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Association between concentrations of barium and aluminum in placental tissues and risk for orofacial clefts

Pi, Xin, Jin, Lei, Li, Zhiwen, Liu, Jufen, Zhang, Yali, Wang, Linlin, Ren, Aiguo
The Science of the total environment 2019 v.652 pp. 406-412
aluminum, animal tissues, atomic absorption spectrometry, barium, case-control studies, cleft palate, confidence interval, diet, dose response, fetus, food additives, interviews, maternal exposure, neonates, odds ratio, placenta, plastics, pregnancy, pregnant women, progeny, questionnaires, risk, rubber, sociodemographic characteristics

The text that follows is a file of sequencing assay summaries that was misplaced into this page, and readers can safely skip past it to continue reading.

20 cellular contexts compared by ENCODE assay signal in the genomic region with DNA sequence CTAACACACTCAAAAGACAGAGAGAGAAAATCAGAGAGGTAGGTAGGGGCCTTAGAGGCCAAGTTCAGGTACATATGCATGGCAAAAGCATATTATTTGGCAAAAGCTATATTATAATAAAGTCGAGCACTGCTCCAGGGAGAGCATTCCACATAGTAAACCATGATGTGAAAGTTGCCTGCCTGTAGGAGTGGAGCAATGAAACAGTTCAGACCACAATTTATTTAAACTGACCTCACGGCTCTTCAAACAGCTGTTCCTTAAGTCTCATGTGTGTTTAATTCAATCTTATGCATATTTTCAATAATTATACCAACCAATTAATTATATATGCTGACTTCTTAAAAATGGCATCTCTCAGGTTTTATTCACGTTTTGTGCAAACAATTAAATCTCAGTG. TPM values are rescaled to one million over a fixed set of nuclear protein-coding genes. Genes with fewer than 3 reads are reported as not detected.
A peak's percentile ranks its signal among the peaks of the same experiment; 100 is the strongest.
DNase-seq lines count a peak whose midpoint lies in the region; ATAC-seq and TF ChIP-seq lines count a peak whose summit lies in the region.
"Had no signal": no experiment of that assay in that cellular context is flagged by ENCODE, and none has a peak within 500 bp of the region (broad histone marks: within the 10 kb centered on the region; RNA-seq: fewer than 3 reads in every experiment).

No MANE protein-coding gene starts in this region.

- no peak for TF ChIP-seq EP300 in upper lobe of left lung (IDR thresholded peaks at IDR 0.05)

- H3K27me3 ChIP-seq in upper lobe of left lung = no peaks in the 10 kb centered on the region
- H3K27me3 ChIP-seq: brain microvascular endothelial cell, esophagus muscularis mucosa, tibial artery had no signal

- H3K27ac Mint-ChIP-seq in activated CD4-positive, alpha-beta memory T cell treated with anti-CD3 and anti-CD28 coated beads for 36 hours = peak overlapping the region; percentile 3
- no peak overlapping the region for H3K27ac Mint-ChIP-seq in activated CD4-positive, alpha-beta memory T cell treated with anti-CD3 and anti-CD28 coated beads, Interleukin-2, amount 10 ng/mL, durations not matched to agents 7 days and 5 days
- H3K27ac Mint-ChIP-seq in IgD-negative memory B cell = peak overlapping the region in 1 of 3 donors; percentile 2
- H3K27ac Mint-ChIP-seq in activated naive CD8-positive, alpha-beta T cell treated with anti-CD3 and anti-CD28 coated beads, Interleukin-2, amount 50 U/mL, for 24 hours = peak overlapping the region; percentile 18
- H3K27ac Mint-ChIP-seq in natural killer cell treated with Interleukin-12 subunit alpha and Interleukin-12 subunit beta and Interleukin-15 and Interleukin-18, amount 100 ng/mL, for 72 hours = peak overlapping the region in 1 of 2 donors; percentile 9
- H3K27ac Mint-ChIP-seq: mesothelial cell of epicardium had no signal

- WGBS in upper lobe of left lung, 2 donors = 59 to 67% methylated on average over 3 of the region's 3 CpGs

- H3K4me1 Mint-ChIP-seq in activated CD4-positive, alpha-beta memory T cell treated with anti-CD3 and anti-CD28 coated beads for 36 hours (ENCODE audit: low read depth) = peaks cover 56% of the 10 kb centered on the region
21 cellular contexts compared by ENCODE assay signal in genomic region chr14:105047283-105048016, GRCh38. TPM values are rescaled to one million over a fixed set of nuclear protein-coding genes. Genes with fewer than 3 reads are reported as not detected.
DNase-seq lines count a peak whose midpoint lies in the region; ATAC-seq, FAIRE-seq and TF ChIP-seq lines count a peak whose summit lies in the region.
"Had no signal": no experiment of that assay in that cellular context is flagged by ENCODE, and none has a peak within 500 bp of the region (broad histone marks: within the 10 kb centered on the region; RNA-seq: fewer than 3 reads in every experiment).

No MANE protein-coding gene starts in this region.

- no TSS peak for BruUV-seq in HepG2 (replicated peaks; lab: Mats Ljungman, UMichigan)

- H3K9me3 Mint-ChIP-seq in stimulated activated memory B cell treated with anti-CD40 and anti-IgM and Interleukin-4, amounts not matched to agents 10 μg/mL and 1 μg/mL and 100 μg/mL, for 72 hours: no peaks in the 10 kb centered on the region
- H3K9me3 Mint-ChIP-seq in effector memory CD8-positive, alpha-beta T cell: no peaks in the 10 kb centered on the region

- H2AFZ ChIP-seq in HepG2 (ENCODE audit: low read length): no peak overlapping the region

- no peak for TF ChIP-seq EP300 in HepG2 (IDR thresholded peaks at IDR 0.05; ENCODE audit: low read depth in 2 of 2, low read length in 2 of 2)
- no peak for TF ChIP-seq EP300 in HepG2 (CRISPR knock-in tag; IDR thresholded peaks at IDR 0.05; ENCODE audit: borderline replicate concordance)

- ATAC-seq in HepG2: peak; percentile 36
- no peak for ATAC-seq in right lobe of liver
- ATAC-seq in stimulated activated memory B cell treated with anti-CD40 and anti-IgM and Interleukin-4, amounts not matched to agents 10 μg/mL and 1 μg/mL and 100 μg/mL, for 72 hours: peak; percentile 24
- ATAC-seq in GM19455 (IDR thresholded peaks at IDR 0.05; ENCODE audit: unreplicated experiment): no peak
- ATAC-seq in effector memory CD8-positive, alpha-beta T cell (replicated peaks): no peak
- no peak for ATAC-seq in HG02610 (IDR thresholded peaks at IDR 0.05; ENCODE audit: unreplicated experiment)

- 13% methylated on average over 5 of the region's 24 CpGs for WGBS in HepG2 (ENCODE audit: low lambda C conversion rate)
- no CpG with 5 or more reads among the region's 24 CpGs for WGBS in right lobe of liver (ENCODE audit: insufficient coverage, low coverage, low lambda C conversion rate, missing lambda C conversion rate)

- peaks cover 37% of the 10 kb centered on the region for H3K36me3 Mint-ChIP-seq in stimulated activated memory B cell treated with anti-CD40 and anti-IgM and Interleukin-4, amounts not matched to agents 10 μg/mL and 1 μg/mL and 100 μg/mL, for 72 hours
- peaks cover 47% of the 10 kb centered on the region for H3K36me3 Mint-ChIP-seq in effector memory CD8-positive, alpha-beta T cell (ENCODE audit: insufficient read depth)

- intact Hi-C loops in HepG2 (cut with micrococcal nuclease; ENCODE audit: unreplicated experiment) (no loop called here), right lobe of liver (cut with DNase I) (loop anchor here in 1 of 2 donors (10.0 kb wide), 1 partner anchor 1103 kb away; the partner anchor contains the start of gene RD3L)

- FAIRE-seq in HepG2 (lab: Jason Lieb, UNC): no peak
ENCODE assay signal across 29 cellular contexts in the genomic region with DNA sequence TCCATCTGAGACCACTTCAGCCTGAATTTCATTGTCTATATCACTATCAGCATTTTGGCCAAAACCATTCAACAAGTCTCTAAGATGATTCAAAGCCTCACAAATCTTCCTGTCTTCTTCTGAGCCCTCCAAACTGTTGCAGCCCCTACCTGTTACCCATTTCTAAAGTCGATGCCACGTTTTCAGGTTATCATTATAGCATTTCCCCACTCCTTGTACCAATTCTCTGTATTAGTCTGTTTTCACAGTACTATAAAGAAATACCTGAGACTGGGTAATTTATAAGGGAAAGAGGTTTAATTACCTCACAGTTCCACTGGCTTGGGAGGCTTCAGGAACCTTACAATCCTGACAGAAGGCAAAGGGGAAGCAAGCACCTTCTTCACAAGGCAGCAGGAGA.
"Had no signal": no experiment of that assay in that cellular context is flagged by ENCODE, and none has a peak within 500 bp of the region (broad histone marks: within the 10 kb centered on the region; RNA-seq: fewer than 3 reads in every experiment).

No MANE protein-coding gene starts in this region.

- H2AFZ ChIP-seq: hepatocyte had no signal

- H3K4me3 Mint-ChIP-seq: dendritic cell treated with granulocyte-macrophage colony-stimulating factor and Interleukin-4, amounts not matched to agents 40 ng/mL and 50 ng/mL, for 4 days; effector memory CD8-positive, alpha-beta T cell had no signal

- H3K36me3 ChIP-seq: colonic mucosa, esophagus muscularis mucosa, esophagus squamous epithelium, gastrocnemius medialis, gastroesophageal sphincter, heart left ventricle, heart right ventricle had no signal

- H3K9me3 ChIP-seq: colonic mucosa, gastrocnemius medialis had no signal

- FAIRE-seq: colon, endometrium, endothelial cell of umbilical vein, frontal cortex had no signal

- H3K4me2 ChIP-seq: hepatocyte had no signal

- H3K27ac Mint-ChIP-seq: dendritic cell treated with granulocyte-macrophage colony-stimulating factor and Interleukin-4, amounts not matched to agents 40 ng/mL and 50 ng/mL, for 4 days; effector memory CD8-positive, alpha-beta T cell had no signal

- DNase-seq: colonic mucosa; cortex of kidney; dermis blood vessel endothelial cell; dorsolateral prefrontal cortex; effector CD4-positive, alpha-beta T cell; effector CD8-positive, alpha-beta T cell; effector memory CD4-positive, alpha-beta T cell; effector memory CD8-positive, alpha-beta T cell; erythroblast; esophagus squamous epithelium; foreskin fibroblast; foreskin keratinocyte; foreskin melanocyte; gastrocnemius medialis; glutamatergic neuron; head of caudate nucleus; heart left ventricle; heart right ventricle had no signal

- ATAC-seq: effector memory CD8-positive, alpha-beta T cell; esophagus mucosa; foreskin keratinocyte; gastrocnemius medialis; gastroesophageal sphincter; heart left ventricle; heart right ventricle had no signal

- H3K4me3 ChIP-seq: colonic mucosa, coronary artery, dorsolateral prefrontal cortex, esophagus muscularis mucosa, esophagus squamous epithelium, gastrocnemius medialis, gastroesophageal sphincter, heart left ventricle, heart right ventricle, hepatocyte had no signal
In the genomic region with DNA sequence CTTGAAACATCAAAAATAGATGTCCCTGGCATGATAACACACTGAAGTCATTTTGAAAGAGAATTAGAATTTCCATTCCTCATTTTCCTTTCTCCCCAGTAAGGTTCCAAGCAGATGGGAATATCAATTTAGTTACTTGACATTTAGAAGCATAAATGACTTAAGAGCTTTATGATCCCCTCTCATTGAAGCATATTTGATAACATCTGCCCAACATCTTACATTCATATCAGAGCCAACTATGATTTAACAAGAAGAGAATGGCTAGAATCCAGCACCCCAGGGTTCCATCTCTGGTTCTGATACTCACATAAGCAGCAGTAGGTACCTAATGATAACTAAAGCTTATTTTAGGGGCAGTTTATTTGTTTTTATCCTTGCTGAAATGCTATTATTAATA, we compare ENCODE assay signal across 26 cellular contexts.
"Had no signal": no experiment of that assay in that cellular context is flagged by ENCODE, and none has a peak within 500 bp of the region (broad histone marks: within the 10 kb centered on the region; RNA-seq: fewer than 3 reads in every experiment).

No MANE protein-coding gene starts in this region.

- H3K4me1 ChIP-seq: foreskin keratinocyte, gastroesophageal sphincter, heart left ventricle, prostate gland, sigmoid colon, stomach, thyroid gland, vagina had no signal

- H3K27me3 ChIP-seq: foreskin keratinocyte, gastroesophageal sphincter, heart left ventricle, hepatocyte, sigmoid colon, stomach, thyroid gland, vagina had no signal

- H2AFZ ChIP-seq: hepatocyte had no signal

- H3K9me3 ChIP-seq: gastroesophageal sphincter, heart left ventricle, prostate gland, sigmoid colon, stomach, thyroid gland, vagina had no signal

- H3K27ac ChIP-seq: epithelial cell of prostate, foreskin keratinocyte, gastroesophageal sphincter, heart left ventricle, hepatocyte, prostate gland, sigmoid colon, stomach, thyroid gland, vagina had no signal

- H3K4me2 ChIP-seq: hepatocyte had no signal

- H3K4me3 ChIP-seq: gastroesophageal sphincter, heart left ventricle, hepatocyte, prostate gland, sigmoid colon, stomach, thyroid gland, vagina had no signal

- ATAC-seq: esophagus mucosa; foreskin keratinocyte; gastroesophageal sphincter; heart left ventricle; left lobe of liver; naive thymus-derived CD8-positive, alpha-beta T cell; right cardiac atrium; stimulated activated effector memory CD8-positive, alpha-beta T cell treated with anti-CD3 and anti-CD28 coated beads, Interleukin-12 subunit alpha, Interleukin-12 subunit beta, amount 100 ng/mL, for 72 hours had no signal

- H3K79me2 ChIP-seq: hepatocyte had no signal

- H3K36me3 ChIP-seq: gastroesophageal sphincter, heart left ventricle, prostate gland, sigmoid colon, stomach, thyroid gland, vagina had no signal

Natural exposure to and increasing use of barium and aluminum in various products, such as plastics, rubber, and food additives, raise concerns for their potential health impacts on pregnant women and vulnerable fetuses. We investigated whether there are associations between barium and aluminum concentrations in placental tissues and the risk for orofacial clefts (OFCs) in offspring. In this case-control study, we recruited 103 women with OFC-affected pregnancies and 206 women who delivered healthy newborns. Concentrations of barium and aluminum in placental tissues were measured using inductively coupled plasma-mass spectrometry. Information on maternal sociodemographic characteristics and diet was collected via face-to-face interviews using a structured questionnaire. Aluminum concentrations in placental tissues were not associated with OFC risk. However, a higher concentration of barium in placental tissues was associated with an increased risk for OFCs, with an adjusted odds ratio (OR) of 2.42 (95% confidence interval [95% CI] 1.34–4.40) for total cleft lip with or without cleft palate (CL ± P), and 1.90 (95% CI 1.03–3.50) for isolated CL ± P. There was a positive dose–response relationship between placental barium concentrations and OFC risk. Maternal exposure to barium may increase the risk for OFCs in offspring.